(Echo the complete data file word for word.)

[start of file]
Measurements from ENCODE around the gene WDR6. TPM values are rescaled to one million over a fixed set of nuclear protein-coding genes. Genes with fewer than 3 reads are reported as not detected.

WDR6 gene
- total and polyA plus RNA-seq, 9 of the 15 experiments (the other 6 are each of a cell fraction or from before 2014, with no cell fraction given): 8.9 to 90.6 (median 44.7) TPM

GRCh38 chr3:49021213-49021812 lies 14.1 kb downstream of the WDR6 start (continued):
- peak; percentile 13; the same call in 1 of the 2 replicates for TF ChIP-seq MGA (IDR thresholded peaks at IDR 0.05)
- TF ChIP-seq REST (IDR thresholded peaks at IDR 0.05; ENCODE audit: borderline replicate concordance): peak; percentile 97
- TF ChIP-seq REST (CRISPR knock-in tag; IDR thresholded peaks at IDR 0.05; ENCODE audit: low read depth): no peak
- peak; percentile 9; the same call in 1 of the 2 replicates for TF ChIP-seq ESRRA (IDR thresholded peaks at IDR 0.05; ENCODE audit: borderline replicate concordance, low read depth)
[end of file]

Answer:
Measurements from ENCODE around the gene WDR6. TPM values are rescaled to one million over a fixed set of nuclear protein-coding genes. Genes with fewer than 3 reads are reported as not detected.

WDR6 gene
- total and polyA plus RNA-seq, 9 of the 15 experiments (the other 6 are each of a cell fraction or from before 2014, with no cell fraction given): 8.9 to 90.6 (median 44.7) TPM

GRCh38 chr3:49021213-49021812 lies 14.1 kb downstream of the WDR6 start (continued):
- peak; percentile 13; the same call in 1 of the 2 replicates for TF ChIP-seq MGA (IDR thresholded peaks at IDR 0.05)
- TF ChIP-seq REST (IDR thresholded peaks at IDR 0.05; ENCODE audit: borderline replicate concordance): peak; percentile 97
- TF ChIP-seq REST (CRISPR knock-in tag; IDR thresholded peaks at IDR 0.05; ENCODE audit: low read depth): no peak
- peak; percentile 9; the same call in 1 of the 2 replicates for TF ChIP-seq ESRRA (IDR thresholded peaks at IDR 0.05; ENCODE audit: borderline replicate concordance, low read depth)